A proposed cap on the price of Russian oil and pipeline gas to slash the Kremlin’s revenues and reduce inflationary pressures in the west gathered support on Sunday as G7 leaders met in Bavaria.
The three-day event will be dominated by discussion of how to tighten the economic and military vice around Vladimir Putin without leading to disastrous spillovers, including a backlash among western consumers and starvation in a rain and grain-starved global south.
Joe Biden, at the outset of the summit held in the Bavarian alpine castle that formed the venue for the 2015 G7 meeting, said Putin had been thwarted by the degree of unity shown by the west. “Putin has been counting on it from the beginning that somehow Nato and the G7 would splinter. But we haven’t and we’re not going to,” Biden said.
But behind the scenes, as Putin rained missiles on Kyiv and made further territorial gains in the east of Ukraine, there is deep concern that the west has not yet assembled the policy mix that will force him to back down. A plan to ban imports of Russian gold trailed by the US and the UK, regarded as an incremental not decisive step, does not yet have the clear support of the EU.
Twin caps on the price of Russian oil and pipeline gas are being canvassed heavily by the Italian prime minister, Mario Draghi, and at Sunday’s opening meeting he gained the support of the French president, Emmanuel Macron. “There is now more than mild optimism that this will work,” one source said.
The gas cap would operate simply by European countries refusing to pay above an as-yet unspecified fixed price for Russian gas. It is argued Russia in the short term has no alternative market to sell the pipeline gas, and unless it was prepared to take a huge hit to its revenues by shutting down the pipeline altogether would have no option but to sell at the price dictated by Europe. Liquid gas would be exempted from this maximum price.
“Putting a ceiling on the price of fossil fuels imported from Russia has a geopolitical goal as well as an economic and social one,” Draghi told the G7. “We need to reduce our funding to Russia. And we need to eliminate one of the main causes of inflation. We must avoid the mistakes made after the 2008 crisis: the energy crisis must not produce a return of populism.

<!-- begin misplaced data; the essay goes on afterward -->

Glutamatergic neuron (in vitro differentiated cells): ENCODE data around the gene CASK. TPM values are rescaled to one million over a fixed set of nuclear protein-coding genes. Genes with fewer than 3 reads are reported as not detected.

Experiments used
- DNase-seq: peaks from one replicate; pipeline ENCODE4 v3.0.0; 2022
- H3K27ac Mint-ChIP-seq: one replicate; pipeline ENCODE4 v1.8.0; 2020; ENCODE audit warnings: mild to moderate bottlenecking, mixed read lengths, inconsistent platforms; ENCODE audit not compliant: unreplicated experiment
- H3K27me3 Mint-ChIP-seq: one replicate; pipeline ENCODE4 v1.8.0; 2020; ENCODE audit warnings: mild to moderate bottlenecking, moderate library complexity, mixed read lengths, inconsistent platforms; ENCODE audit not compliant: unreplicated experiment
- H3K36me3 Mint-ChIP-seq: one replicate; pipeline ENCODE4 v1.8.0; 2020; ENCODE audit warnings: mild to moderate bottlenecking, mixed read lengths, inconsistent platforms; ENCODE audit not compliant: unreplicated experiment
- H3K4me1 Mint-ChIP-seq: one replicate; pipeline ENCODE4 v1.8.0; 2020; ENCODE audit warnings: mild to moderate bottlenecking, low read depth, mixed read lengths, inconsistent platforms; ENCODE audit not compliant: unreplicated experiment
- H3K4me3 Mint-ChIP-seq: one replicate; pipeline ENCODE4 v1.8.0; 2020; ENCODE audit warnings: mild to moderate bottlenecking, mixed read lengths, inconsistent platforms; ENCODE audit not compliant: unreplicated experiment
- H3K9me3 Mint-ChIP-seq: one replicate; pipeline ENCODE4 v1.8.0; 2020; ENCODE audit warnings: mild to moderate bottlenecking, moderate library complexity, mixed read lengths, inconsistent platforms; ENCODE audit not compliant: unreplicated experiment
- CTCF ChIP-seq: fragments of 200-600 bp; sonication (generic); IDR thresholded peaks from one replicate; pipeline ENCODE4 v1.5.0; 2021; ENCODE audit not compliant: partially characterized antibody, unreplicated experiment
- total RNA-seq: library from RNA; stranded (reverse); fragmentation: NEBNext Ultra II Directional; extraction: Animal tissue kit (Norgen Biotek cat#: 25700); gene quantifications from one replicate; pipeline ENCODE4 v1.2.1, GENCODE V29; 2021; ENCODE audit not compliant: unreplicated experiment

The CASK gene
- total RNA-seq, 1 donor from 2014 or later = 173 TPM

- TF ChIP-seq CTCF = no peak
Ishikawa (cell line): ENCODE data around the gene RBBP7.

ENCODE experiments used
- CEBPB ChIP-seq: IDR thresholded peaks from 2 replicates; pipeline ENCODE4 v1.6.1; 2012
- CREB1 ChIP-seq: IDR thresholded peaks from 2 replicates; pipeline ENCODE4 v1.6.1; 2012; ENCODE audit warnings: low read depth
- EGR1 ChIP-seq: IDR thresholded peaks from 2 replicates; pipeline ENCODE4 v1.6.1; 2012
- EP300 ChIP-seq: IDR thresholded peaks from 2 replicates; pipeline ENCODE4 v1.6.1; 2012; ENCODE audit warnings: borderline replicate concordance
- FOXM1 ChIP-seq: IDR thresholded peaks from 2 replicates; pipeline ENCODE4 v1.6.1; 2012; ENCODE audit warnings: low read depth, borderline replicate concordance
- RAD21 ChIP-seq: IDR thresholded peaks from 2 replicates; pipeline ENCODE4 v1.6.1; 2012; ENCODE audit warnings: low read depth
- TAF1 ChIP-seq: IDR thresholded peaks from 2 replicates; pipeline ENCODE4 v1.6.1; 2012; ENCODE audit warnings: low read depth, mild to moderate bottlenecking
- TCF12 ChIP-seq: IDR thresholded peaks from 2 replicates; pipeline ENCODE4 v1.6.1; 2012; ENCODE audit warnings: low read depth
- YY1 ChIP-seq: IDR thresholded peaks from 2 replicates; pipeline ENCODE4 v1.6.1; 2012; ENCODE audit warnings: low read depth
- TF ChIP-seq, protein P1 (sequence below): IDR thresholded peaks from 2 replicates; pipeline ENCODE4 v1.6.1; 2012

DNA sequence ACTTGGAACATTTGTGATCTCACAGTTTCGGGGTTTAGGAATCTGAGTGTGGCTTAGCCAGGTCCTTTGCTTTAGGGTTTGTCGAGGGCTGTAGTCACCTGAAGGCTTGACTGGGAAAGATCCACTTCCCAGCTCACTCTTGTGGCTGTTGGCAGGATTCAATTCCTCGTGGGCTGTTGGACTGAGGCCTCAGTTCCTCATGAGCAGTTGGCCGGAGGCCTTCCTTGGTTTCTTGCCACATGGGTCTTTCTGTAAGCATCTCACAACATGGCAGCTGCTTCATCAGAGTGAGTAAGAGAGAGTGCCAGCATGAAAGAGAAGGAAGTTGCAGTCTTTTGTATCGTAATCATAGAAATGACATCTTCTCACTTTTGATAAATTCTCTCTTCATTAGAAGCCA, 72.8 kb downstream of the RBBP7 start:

“We must mitigate the impact of rising energy prices, compensate families and businesses in difficulty, and tax companies that make extraordinary profits.”
A price cap would operate by dictating to the quasi-monopoly responsible for insuring Russian oil tankers that they will be sanctioned if they allow oil to be sold above a fixed price. About 95% of the world’s tanker liability coverage is arranged through a City of London-based insurance organisation called the International Group of Protection and Indemnity Clubs, which has to heed European law.
The proposal has been promoted most heavily by the US Treasury secretary, Janet Yellen, and may have to be squared with Opec, the oil producers club.
Russian oil production has fallen under the pressure of sanctions, but its per barrel revenues are up due to the high price of oil globally, the polar opposite of what western leaders want.
The US and Canada have banned imports of Russian oil while the European Union has agreed to prohibit seaborne imports of Russian crude by the end of the year.
Germany is probably the single G7 country most queasy about price caps. It fears a bust-up inside the EU over the proposal and that Putin may simply turn off the supplies of gas to Europe. Last week Russia cut gas flows by 60%, citing delays in maintenance equipment, but the explanation was not regarded as credible within the G7. A cut off now would leave Europe struggling to build up the gas reserves it needs to survive what could be a fraught winter.
EU countries have been directed to fill their gas reserves to a minimum of 80% but they are well short of that.
The Ukrainian president, Volodymyr Zelenskiy, will address the G7 by video link on Monday, where he is expected to appeal for more heavy weapons and artillery.
In further outreach to the global south, the German chancellor, Olaf Scholz, has invited the leaders of Argentina, India, Indonesia, Senegal and South Africa to the alpine summit on Monday.
While Argentina and Indonesia voted at a crucial UN vote to condemn Russia, the other three abstained.
But all are being directly hit by a long-term hunger crisis sparked by the holdup in grain and wheat exports from Ukraine, and India has imposed restrictions on wheat exports.